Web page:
The entire componentry is potted in a potting compound 11, which may be epoxy, to protect the componentry from chemical and physical damage and to physically support it.

The arrangement of epoxy and componentry is substantially enveloped by glass housing 12. The glass housing extends all the way about the detector where the detector 1 extends within the vessel. The proximal end 5 of the detector is formed as an opening 13 which is sealed by an end seal 14, which way be of any suitable material.

In manufacture, the glass housing is formed and the components are then inserted through the open end 13 and potted within the housing 12.

The distal end 4 of the glass housing 12 is formed as a prism 7 to provide the required optical qualities for the liquid level detector.

On the inside walls of the glass housing 12, a layer of compressible material 15 is mounted. The compressible material 15 extends cylindrically substantially the length of the inside of the glass housing 12, as illustrated in the drawing. The liquid level detector may be required to survive environments ranging from temperatures of −40° C. to +120° C. Thermal expansion of potting materials (e.g. epoxy) is usually very high and that of glass usually very low. There is therefore relative movement between the potting compound 11 and the glass body 12. The layer of compressible material 15 absorbs the expansion and contraction stresses, so that the glass housing 12 does not break.

The compressible material 15 is in this embodiment a foam material (gas bubbles trapped in an enveloping fabric). This can be created by spraying or painting the inside surface of the glass housing 12 or can be formed by folding a flat sheet or cutting a tubular extrusion.

Any other material can be used as a compressible material as long as the compressibility is sufficient to absorb relative movement of the potting material and the glass material without transmitting excessive force to the glass housing 15.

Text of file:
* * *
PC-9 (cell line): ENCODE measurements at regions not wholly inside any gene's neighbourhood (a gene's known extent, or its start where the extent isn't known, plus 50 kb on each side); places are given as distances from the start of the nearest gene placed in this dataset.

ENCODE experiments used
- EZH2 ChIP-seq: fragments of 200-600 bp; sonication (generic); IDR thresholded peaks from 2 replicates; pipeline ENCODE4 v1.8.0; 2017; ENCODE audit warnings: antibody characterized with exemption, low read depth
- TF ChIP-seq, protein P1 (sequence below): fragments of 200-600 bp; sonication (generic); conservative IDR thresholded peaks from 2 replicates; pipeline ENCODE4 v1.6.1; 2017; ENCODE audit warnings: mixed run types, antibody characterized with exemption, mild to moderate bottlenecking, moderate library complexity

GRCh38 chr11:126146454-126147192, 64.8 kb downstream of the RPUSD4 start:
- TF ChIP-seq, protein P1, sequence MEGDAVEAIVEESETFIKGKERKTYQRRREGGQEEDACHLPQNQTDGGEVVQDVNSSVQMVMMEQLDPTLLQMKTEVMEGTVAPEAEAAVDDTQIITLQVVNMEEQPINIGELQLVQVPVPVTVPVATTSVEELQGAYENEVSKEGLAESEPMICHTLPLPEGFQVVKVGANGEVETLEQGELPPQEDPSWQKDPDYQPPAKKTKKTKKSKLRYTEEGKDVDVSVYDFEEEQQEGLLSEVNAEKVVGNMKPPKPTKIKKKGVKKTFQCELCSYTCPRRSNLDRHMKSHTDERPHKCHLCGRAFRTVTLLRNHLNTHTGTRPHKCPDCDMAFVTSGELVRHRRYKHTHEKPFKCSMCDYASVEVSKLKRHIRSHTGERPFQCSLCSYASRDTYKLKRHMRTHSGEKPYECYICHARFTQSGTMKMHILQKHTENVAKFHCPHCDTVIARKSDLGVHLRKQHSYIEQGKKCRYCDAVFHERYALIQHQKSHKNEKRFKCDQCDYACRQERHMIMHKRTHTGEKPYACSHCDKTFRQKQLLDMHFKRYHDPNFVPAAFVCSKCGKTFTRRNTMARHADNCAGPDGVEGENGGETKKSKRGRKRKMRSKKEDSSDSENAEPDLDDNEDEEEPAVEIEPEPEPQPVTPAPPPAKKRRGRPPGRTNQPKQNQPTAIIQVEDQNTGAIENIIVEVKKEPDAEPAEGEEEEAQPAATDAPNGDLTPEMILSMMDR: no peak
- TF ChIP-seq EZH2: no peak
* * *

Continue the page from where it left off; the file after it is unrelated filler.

A disk 21 of compressible material extends across the bottom wall 20 of the glass housing 12, to take up relative expansion and contraction lengthwise. There are gaps in the disk for the transmitter and detector 6, 8. Similarly, at the proximal end of the detector 1, a further disk 22 of compressible material is provided to cope with relative expansion and contraction lengthwise.

In operation, light is transmitted from the light transmitter 6 to the prism 7. If the prism 7 is within a non-reflective liquid, the light will be refracted outwardly of the prism and not reflected to the receiver 8. If the prism 7 is not immersed in liquid, the light will be totally internally reflected from the prism 7 to the receiver 8. If the light signal is received by the electronic circuitry 9, therefore, it is indicative that the liquid level in the vessel has dropped below the level of the prism 7. This information can be used for control purposes or for indication purposes. The liquid level detector, because it is protected within a glass envelope can be used for hazardous chemicals, as glass is relatively inert.

Protective heat shrink material 17 is placed around the outside of the glass housing 12, for further protection. For particularly severe chemicals, the liquid level detector may be mounted in a polytetrafluroethylene mounting 18 within the port 2 in the vessel 3, so that no vulnerable material whatsoever is exposed to the contents of the vessel.

A liquid level detector in accordance with the present invention can have many applications for liquid level detection. It is not just limited to the detection of the level of a petrochemical within fuel tanks. It could be used in the hazardous chemical industry, for example, to detect the level of hazardous liquids within any type of vessel.

The fluid level detector could, indeed, be used for detection of any fluid where the refractive index of the fluid varies sufficiently to provide differentiation.

The illustrated embodiment described above includes only one light transmitter 6 and one light receiver 8. It will be understood that there may be more than one light transmitter and receiver mounted within the glass housing.

In an alternative embodiment of the fluid level detector, it may be preferred to position some of the components described in the glass housing in a place remote from the housing. This removes electronic components from excessive heat or vibration. It also permits monitoring of multiple optical elements from only one set of electronics. It is also an advantage where this is a lack of space.